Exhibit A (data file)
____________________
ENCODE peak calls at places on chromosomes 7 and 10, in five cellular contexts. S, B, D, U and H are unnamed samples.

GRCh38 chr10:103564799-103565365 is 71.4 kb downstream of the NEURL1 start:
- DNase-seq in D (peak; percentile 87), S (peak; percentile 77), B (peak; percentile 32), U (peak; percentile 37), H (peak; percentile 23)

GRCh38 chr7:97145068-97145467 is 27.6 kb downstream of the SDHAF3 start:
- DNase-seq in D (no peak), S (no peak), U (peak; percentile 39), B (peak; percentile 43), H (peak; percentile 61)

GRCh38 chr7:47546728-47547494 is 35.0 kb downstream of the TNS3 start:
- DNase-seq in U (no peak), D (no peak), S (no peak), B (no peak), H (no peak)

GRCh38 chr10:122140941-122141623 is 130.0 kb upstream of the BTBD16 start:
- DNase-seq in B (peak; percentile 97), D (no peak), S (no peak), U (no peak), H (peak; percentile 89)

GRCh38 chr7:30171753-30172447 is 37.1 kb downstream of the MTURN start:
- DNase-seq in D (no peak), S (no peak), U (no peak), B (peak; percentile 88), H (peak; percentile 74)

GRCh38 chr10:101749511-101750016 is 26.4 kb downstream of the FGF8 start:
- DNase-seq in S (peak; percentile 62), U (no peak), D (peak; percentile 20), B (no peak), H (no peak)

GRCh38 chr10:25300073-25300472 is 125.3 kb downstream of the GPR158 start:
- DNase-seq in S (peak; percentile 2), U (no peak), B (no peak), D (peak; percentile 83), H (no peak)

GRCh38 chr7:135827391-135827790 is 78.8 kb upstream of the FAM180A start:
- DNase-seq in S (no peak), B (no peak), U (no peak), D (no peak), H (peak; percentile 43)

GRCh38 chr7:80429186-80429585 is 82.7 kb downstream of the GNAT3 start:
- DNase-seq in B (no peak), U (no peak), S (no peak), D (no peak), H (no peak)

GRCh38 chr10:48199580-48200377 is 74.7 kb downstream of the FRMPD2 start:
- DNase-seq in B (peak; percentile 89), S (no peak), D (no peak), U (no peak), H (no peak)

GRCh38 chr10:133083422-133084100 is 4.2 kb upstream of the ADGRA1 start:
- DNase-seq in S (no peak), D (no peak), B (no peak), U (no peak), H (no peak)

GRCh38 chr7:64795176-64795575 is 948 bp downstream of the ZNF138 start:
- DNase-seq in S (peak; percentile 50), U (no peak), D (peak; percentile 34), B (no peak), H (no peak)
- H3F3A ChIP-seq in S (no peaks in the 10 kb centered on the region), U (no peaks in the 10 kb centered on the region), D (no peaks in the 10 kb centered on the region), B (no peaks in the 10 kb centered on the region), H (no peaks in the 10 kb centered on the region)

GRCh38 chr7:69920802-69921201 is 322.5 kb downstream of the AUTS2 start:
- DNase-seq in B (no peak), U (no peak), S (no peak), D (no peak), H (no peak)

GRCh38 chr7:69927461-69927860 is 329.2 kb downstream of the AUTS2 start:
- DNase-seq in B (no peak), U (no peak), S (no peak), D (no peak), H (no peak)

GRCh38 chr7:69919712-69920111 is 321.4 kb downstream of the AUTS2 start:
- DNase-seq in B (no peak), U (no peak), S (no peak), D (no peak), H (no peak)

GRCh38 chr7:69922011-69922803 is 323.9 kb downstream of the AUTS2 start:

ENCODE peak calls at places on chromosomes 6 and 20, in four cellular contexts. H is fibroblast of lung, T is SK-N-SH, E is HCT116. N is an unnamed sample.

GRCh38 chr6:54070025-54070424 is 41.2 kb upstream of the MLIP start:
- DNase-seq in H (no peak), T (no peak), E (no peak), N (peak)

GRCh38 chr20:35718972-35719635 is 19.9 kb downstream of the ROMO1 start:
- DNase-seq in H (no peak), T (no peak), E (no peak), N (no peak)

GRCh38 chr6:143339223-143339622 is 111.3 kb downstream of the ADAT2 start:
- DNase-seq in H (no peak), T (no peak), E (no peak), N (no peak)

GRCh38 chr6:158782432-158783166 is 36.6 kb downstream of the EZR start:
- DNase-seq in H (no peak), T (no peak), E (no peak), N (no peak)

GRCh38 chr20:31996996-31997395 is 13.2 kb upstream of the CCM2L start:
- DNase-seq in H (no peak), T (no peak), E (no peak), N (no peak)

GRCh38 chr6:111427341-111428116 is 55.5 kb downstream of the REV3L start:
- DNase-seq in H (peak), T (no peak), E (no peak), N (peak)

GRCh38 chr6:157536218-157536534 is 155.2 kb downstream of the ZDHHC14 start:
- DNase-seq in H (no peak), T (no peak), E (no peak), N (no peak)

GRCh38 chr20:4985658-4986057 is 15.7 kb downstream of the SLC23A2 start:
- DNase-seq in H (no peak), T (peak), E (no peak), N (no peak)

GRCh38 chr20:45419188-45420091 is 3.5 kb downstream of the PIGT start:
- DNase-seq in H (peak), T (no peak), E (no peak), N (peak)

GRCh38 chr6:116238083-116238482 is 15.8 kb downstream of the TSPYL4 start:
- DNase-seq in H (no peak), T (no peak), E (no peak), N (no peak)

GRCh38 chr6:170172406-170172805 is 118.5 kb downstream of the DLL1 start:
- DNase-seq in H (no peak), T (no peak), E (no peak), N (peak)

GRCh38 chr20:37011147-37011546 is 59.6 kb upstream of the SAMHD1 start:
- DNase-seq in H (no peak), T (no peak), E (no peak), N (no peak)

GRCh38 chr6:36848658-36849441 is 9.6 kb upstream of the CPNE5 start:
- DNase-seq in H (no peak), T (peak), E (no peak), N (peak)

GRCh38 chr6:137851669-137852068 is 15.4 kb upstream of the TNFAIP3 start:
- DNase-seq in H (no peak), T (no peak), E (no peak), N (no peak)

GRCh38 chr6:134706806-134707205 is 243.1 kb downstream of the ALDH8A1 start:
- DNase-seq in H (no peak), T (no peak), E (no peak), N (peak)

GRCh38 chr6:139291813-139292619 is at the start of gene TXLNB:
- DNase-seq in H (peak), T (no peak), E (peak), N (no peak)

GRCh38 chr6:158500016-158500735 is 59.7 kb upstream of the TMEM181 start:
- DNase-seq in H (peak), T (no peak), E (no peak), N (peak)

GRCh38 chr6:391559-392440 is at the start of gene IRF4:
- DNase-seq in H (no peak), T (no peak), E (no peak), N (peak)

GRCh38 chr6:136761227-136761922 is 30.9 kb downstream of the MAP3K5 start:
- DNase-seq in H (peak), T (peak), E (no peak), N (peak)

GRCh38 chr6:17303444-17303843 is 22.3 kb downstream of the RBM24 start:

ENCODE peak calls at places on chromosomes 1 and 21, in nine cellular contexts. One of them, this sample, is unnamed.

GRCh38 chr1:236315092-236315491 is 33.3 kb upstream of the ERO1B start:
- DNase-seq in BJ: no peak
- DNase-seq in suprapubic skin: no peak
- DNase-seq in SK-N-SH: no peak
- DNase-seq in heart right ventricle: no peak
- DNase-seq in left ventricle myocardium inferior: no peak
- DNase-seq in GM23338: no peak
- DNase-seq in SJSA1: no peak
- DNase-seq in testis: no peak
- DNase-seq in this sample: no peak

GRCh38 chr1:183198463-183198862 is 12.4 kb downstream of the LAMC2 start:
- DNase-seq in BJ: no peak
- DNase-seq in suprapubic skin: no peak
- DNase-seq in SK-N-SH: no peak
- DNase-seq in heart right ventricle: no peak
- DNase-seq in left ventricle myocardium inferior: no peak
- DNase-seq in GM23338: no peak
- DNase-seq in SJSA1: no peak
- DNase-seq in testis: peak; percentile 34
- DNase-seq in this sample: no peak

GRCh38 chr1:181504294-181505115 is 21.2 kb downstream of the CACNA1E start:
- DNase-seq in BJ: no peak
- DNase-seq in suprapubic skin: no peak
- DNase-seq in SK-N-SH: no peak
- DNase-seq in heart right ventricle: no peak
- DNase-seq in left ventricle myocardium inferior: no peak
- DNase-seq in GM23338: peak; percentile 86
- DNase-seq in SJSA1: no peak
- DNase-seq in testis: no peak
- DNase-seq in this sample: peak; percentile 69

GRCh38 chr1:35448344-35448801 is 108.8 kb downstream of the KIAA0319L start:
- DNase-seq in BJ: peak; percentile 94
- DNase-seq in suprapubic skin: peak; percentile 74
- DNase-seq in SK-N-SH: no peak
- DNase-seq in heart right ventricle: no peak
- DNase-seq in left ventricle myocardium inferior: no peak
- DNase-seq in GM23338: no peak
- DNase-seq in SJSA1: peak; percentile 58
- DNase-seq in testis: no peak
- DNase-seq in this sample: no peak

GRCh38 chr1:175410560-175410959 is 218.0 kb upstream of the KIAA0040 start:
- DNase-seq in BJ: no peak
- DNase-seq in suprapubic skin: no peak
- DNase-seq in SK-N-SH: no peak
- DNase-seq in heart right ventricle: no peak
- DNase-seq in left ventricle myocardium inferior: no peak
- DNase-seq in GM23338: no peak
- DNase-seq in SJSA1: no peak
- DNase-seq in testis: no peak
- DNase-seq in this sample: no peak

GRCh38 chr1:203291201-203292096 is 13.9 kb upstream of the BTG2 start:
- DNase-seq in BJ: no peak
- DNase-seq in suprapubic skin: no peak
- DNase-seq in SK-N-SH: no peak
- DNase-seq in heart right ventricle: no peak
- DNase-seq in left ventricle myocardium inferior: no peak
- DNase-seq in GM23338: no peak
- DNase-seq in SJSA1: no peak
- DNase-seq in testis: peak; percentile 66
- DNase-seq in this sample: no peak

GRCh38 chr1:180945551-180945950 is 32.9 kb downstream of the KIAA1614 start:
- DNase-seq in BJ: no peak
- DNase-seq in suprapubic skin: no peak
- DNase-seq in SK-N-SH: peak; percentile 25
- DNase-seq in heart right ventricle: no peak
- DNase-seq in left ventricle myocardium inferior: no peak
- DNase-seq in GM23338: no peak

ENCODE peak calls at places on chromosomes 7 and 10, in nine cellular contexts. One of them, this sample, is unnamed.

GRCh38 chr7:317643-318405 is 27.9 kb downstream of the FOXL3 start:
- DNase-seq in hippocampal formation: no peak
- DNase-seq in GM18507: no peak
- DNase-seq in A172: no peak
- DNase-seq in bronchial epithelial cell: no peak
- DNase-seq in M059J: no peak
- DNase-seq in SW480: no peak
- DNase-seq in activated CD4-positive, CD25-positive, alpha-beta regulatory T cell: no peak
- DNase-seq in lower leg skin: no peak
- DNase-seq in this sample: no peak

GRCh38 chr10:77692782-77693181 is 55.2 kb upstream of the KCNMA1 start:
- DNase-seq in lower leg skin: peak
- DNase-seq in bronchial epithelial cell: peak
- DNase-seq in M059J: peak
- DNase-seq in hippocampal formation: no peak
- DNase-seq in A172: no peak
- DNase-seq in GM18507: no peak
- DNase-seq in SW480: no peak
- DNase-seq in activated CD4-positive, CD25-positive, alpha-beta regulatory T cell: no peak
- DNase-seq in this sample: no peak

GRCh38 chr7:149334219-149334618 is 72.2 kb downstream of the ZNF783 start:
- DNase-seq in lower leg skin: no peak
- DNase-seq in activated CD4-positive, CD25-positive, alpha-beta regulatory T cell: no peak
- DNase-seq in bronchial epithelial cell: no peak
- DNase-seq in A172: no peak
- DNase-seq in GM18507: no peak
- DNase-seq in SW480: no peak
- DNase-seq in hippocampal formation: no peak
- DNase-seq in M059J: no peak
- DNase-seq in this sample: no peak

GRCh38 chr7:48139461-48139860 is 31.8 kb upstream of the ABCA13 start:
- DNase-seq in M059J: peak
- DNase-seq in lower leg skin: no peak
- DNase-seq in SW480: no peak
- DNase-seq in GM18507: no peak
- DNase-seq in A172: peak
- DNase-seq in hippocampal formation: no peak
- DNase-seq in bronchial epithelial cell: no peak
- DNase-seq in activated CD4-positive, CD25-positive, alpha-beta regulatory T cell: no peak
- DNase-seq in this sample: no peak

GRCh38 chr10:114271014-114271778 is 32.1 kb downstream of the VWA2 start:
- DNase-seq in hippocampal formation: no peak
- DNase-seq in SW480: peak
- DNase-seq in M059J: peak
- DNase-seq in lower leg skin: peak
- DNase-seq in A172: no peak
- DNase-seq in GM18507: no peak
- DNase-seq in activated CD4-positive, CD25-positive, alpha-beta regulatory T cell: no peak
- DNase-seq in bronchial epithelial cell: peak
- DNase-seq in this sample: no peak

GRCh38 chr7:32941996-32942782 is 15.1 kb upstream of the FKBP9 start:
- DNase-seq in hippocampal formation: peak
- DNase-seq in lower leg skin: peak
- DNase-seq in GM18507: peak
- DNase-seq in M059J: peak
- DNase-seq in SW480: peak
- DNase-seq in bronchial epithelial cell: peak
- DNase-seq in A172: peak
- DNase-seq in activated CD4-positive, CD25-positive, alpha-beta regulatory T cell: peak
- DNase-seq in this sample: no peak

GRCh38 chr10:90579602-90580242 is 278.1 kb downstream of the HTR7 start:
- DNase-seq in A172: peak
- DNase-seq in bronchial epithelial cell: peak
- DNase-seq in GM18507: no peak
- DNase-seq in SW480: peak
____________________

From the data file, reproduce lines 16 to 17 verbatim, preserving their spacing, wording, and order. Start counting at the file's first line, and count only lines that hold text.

GRCh38 chr7:135827391-135827790 is 78.8 kb upstream of the FAM180A start:
- DNase-seq in S (no peak), B (no peak), U (no peak), D (no peak), H (peak; percentile 43)